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Your infant’s developmental milestones

What are ages and stages development milestones? 

You will probably have already noticed how quickly your baby has grown, not just physically (goodbye adorable 0-3-month baby grows!) but also developmentally. An infant’s first three years have been shown to be the most significant window of brain development and these development achievements are known as milestones.  

Its part of the health visiting service to provide ages and stages reviews between 9-12 months and 2-2 ½ years. These reviews are designed to give you a unique insight into understanding your infant’s development and progress in communication, problem solving, movement, and personal-social skills. 

Of course, we know all children develop at different rates, however these health visiting contacts will help to identify any early concerns about your infants development, so support and assistance can be provided to help your infant reach their full potential. 

A huge part of development is learning to communicate, which starts from the moment they are born. Yep that screaming and crying is their first attempt to communicate with you, and its important to encourage, participate and engage at each stage of their communication journey. 

Below are some of the milestones that you can expect your baby to reach and some of the question’s health visitors may ask during their visit. Also, and most importantly, below are some ways you can support in your infant’s communication development.  

9 Months 

Babies make sounds like “da”, “ga”, “ka” and “ba” and often make two similar sounds “da-ba” these don’t necessarily mean anything. 

Babies start to engage in nursery rhymes or games such as “peeka-boo” and “clap-your hands”. 

Babies can follow a simple command, such as “come here” or “put it back”. 

Babies should also have around three words in which they know the meaning and use it consistently to mean the same thing for example, “mama”, “dada”, “baba”. So, if the race is on to get your baby to say mama or dada first, get chatting to your baby, as talking and repeating words will encourage your baby to start using them.  

2 Years 

Infants should be able at this age to point to the correct picture in a book when you say, “show me the cat” or “where is the dog?.  

Infants should join words together “daddy play”, what’s this?”, “Mummy’s come home”. 

Infants should be able to understand small sentences and carry out directions such as “Put the toy on the table”, “Find your coat” and “Close the door”. 

Infants should correctly use at least two words such as “I”, “Mine” and “You”.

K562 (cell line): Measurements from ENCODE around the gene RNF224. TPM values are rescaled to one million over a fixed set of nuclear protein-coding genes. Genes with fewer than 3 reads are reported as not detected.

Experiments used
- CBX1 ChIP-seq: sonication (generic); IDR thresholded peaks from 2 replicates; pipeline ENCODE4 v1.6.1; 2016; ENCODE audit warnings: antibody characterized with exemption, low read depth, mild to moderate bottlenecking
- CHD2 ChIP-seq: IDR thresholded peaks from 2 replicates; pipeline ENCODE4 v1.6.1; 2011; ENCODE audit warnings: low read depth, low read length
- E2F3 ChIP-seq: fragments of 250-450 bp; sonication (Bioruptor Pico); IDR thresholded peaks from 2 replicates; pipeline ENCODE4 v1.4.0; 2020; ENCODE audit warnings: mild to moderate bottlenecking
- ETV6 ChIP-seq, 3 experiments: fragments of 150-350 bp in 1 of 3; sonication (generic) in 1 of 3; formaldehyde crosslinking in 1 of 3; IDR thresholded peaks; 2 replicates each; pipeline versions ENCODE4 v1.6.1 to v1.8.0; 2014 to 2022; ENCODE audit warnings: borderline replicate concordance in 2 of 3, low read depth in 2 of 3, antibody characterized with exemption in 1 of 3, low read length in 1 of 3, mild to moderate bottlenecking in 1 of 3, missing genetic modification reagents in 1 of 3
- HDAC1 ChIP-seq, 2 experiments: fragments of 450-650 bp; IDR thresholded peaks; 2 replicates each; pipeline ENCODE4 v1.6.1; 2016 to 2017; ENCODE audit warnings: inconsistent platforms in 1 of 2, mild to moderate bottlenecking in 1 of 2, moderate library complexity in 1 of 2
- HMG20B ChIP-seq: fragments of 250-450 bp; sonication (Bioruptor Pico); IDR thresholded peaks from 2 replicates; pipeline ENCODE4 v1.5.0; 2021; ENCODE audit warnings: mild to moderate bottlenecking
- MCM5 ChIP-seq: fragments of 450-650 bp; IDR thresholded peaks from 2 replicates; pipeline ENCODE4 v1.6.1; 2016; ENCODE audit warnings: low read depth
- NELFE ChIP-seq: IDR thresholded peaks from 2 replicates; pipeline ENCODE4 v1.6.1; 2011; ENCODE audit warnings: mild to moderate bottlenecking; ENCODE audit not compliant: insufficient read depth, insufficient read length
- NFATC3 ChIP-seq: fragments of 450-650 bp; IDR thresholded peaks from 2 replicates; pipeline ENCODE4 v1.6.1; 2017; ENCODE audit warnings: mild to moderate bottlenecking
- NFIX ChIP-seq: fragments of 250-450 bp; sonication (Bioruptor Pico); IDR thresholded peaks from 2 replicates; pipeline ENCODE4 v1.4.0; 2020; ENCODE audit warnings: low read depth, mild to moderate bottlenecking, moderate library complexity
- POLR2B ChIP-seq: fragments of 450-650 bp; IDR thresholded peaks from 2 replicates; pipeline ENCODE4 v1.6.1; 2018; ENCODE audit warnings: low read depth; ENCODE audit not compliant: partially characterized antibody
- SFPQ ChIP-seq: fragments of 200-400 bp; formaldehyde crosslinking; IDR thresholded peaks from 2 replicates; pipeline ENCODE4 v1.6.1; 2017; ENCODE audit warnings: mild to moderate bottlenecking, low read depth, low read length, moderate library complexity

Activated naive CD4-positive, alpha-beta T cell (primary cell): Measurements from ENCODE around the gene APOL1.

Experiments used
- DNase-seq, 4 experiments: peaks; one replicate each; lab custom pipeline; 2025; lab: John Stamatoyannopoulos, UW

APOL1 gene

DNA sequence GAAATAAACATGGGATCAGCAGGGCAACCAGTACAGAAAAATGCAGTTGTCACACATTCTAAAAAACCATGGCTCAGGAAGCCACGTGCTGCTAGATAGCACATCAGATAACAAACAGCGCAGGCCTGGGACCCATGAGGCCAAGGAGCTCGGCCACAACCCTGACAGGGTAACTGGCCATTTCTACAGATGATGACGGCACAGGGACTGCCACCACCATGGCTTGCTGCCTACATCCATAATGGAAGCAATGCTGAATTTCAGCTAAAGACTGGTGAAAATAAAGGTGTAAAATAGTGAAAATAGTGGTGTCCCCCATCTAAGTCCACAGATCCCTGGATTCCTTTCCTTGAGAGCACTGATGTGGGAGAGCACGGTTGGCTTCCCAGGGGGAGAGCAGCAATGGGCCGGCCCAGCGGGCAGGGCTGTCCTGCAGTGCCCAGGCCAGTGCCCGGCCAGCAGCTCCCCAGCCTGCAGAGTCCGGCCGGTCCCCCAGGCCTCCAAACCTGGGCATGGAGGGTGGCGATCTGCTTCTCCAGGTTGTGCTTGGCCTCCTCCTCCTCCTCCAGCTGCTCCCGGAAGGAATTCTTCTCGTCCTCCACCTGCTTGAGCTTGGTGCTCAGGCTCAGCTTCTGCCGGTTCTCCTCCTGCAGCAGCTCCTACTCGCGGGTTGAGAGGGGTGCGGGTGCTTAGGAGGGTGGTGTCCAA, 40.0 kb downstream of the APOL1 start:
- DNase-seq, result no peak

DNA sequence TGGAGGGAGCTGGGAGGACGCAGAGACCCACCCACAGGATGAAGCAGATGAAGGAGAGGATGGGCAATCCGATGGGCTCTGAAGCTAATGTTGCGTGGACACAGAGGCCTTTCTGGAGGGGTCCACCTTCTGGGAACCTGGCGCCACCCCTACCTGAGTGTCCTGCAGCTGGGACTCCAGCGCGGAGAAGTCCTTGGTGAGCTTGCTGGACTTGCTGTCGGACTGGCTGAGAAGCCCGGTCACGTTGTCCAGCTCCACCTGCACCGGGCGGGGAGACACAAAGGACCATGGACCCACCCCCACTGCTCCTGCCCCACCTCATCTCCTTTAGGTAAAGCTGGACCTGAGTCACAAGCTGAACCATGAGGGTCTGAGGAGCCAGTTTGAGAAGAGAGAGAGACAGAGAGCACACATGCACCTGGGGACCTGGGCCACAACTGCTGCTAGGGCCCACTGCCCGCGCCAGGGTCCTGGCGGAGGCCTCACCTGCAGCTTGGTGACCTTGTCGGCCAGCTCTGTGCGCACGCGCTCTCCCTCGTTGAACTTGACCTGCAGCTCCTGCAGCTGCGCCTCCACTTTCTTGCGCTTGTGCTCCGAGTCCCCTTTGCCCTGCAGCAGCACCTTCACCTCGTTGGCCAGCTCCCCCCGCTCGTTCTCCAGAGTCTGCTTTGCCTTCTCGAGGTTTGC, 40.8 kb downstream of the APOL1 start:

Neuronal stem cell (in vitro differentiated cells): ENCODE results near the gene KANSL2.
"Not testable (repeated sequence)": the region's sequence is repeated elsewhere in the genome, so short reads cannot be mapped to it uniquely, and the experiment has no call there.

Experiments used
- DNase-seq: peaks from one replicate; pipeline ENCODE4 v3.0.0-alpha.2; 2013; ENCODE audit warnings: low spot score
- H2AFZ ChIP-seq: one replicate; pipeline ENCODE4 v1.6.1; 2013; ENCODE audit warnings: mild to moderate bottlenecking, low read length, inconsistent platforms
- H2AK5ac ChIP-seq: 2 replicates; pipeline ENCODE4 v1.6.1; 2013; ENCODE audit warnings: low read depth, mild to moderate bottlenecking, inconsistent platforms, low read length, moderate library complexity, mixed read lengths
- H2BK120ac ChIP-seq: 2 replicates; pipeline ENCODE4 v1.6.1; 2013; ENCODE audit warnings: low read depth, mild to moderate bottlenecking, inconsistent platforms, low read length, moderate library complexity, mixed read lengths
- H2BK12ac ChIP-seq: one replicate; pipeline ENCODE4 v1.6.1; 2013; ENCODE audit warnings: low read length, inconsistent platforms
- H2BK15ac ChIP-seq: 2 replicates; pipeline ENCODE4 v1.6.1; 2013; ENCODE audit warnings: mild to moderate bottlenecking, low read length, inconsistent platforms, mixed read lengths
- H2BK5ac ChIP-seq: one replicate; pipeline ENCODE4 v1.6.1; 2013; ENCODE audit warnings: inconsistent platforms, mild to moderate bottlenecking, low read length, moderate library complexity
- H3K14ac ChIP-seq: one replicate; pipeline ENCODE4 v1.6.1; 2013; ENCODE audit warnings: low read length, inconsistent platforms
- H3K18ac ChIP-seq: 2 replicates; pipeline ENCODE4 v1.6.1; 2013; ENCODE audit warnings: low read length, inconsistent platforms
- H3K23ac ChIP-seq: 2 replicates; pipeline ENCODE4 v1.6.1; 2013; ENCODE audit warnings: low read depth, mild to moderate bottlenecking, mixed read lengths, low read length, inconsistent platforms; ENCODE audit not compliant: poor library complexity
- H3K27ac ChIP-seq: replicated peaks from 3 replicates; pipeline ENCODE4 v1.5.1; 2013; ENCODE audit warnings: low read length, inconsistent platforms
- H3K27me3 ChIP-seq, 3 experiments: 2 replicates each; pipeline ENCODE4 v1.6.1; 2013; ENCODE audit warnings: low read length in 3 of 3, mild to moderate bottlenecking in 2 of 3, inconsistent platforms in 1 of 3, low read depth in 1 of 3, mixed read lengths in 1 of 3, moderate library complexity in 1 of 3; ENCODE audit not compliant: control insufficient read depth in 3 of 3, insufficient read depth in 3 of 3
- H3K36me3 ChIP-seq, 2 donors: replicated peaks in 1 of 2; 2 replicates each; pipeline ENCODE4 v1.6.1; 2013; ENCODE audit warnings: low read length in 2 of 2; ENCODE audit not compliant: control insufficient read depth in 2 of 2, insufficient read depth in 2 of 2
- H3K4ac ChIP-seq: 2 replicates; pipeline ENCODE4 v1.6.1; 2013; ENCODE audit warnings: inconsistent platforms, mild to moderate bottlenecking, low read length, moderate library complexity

How to support your infant’s communication development 

Supporting your infant to develop their communication skills is essential to them meeting their milestones, and its simpler than you may think. Firstly, its important to start this process when your baby is born, to build a strong foundation for their future communication development. This includes talking, and the use of baby talk or infant directed speech. Yes, it can feel a bit silly at first, but using a higher pitch, and more musical, rhythmic tone engages babies, increases their attention span, and helps them to learn sound patterns.  

Reading is also key for communication development and for bonding. By reading ,you introduce your baby to concepts of stories, numbers, and colours. Reading also builds memory and vocabulary skills and can increase concentration levels. Its also a wonderful opportunity to snuggle down with your baby and provide some undivided attention, which helps your baby feel loved and safe. 

Singing is also important for infant communication, which you should do while looking and making eye contact with your baby. This lets them know you are engaging with them, and while they may not appreciate Ed Sheeran’s music just yet, they will appreciate the bonding and engaging process with you. However if Ed Sheeran isn’t your thing, choose repetitive nursery rhymes, which is excellent for speech development and even better if they have actions to go with them, which will help your baby to develop their motor skills as well.  

For more tips on how to support your baby’s communication development visit the NHS conditions site. 

A final note

Communication skills are a significant part of your baby’s development which helps them to express themselves, supports social and emotional development and provides a scaffold for all future learning.  

Spending time talking, reading, and singing all contributes to communication development and while toys, phones and television programmes may be tempting, parental engagement is key!  

Remember its never too early to start, and you never need to worry about looking silly! So get brushing up on your nursery rhyme knowledge! 

Your child's developmental review

If you receive an appointment for your child’s developmental review and you are unable to make it, please contact your local health visiting team and re-book the appointment. The appointments are a great opportunity to explore your child’s development and for us to be able to support you with specific issues and concerns. It’s a time to be able to ask questions and receive ideas and information about lots of health promotion topics too.

If you have concerns, the health visiting service can support you and your infant. 

You can also give us a call or drop us an email. Our Health Visiting duty lines are open every weekday between 9am-4.30pm:

Bracknell: 0300 365 6000 or email
Wokingham: 0300 365 7000 or email:
Reading: 0118 931 2111 or email
West Berkshire: 0300 303 3944 or email:   

About the author

Kirstie is the Professional Development Lead Health Visiting and Infant Feeding Lead for Berkshire Healthcare